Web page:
Dieting Makes People Fat Essays

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Pages: 6

Dieting Makes People Fat
A lot of people strongly believe that they have to starve themselves in order to reduce their weight. In fact, it is true that it may help them to reduce some ounces in a few days. However, dieting with an expectation of getting quick results is most likely to have serious consequences as rapid weight loss is not sustainable (FoodTalk, n.d.). The outcome of dieting is not just weight loss alone. Several other things also happen in the body when the energy intake of a person is being controlled. With the consequences of dieting being pushed aside, dieting is getting more and more popular these days. “Losing weight is consistently on the list of top 10 new year’s resolutions. It is difficult to determine the success
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Undoubtedly, it will lead to overeating and every time a person eats more that his body requires, including healthy food, the excess will pile up as body fat (Sass, 2013).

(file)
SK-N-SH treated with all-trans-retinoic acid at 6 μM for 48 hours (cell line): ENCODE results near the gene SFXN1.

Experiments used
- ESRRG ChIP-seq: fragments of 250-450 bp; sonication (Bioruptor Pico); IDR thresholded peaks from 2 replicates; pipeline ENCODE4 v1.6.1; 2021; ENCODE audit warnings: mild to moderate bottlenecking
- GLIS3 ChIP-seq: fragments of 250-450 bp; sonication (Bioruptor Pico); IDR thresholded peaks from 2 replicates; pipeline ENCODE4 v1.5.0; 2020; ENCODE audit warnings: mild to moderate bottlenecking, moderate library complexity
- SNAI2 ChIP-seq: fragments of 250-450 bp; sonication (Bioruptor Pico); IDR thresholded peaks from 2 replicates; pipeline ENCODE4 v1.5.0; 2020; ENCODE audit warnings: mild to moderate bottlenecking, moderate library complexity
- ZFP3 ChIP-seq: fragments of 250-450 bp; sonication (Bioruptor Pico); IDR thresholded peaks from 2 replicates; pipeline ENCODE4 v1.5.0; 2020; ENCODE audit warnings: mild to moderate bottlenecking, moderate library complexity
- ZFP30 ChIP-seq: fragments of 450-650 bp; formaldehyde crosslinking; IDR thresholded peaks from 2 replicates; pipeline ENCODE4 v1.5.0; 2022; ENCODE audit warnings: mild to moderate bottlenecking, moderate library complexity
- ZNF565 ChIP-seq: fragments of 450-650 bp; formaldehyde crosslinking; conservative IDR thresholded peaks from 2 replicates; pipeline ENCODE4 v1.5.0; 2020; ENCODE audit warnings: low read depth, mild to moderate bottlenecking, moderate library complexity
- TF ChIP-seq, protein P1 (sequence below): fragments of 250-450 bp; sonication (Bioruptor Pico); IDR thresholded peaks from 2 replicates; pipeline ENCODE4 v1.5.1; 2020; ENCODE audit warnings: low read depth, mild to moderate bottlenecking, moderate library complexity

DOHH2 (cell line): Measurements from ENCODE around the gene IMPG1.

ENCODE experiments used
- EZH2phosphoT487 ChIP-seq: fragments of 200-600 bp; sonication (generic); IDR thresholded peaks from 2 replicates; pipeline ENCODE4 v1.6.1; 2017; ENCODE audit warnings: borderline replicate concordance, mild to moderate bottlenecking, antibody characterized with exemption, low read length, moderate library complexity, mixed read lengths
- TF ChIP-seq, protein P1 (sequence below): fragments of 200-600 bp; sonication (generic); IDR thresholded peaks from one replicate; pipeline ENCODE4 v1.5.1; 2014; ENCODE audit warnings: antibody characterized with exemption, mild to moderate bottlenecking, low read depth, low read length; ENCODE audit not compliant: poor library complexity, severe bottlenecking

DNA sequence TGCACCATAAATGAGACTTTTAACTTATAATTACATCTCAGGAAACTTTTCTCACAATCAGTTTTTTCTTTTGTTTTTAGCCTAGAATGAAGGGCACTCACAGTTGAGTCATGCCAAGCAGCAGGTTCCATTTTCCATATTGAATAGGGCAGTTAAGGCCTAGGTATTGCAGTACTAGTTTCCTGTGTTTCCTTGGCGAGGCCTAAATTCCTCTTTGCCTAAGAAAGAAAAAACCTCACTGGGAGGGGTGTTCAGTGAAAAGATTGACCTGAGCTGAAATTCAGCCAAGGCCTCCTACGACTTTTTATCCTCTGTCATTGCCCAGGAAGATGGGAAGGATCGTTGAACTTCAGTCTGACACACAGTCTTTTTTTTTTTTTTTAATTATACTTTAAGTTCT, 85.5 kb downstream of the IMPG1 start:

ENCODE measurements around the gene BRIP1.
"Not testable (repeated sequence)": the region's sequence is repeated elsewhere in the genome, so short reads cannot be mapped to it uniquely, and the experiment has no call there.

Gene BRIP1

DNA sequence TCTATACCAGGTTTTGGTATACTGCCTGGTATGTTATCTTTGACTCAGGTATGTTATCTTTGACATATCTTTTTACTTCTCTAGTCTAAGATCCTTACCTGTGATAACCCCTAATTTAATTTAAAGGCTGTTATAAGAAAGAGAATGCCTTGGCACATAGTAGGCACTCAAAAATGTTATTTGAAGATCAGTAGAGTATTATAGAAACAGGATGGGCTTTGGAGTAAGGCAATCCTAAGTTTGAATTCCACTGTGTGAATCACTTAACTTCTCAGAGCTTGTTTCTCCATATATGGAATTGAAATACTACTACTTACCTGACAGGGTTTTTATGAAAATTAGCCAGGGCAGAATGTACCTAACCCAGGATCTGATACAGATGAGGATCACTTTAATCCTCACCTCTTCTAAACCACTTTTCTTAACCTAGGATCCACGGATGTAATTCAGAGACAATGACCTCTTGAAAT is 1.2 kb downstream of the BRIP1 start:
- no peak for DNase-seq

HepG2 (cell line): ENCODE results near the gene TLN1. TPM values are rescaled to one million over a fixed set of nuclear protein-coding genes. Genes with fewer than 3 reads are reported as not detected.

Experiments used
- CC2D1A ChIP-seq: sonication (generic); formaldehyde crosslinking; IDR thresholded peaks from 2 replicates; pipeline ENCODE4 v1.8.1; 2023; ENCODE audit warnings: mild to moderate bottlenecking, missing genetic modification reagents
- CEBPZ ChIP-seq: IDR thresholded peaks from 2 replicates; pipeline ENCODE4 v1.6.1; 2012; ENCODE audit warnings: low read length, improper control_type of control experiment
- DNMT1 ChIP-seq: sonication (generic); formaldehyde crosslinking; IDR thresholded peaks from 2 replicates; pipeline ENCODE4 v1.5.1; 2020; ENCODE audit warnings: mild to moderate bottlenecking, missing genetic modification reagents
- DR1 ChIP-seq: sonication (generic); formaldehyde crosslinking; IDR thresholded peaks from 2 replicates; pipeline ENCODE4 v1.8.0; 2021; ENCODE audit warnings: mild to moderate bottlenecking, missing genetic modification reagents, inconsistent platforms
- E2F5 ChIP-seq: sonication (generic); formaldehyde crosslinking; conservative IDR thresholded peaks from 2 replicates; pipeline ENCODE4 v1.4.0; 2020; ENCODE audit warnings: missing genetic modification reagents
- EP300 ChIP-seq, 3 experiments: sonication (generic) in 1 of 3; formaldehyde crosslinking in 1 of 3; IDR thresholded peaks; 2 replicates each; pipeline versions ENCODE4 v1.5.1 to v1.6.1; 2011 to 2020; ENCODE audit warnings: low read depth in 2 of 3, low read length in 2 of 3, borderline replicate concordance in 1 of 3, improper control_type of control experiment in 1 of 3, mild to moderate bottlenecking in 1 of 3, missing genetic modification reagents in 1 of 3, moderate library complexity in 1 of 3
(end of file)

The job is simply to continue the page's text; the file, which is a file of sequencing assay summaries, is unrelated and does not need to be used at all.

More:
Diet is not an effective way to lose weight, especially when dieters eat much too less than they should. The consequences of an improper diet are much greater than being fat alone. Malnutrition, fatigue and several other physical and psychological sicknesses may result due to having a diet which lack the essential vitamins needed by the body (Robins, 2013). As a result of eating less, the body begins to store energy by decreasing the metabolism rate. When a person starts to eat normally again, the body stores a larger amount of energy from the food consumed due to not burning as much energy and this is when the body gains weight instead. A person is most likely to feel frustrated for not being able to get the desired weight or may even feel discouraged for not being able to lose weight. Dieting with a purpose of weight loss can result in having low self-confidence, gaining even more weight due to lowered metabolism rate and experiencing emotional distress. Not to forget, one’s health is being risked due to the ‘yo-yo’ effect – losing and then gaining weight repeatedly. The ‘yo-yo’ effect is extremely hazardous to health as the possibility of dying from heart disease is 70 percent higher compared to people whose weight remains constant (Leeds, Grenville, & Lanark District Health Unit,